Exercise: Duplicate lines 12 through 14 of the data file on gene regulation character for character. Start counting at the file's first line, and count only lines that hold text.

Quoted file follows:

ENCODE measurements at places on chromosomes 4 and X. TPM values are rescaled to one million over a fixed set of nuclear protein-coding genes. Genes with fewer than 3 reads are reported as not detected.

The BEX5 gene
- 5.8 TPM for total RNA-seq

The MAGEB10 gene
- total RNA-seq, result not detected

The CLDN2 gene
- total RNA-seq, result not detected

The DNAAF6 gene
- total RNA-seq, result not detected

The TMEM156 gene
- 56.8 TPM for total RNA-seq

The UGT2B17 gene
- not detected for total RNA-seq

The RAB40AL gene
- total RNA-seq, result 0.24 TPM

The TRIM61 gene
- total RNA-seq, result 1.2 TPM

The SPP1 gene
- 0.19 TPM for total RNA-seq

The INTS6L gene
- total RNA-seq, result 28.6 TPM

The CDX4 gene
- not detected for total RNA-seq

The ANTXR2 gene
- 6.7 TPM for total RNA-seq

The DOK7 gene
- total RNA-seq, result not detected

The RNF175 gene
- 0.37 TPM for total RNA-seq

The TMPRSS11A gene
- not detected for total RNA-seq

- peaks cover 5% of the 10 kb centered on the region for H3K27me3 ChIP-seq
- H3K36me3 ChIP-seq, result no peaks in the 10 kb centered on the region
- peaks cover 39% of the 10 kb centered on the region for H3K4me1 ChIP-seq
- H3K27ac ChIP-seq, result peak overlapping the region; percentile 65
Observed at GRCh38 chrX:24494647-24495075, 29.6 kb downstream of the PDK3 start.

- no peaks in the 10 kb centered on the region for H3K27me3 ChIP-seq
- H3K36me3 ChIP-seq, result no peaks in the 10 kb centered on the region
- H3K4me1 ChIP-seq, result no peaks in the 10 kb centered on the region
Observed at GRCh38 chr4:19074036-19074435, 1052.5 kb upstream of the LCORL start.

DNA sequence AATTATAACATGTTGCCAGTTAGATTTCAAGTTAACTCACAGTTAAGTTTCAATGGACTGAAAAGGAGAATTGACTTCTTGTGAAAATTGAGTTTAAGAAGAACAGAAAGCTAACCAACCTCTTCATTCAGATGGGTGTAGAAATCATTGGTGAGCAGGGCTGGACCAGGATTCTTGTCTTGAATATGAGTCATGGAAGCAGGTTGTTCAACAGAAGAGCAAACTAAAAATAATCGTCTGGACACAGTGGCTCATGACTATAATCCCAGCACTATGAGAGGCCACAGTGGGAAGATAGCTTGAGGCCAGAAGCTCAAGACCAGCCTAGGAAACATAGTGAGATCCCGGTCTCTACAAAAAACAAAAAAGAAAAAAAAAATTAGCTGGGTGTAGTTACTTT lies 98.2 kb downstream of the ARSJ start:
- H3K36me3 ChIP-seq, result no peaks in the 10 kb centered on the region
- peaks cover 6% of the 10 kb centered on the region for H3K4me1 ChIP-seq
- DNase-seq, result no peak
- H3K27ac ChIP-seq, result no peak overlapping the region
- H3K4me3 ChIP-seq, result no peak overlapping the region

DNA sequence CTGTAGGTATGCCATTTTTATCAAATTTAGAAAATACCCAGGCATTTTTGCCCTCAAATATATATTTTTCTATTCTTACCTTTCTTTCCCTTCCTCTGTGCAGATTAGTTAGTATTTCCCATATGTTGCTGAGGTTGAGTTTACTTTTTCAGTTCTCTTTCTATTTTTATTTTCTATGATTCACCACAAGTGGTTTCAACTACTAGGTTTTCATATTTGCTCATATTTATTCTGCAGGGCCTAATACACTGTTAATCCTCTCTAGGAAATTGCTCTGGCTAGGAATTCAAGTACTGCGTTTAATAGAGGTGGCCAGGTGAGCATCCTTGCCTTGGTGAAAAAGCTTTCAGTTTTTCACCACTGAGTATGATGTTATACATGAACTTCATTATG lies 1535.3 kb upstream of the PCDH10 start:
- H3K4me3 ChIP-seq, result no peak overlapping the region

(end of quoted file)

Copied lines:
The UGT2B17 gene
- not detected for total RNA-seq

The RAB40AL gene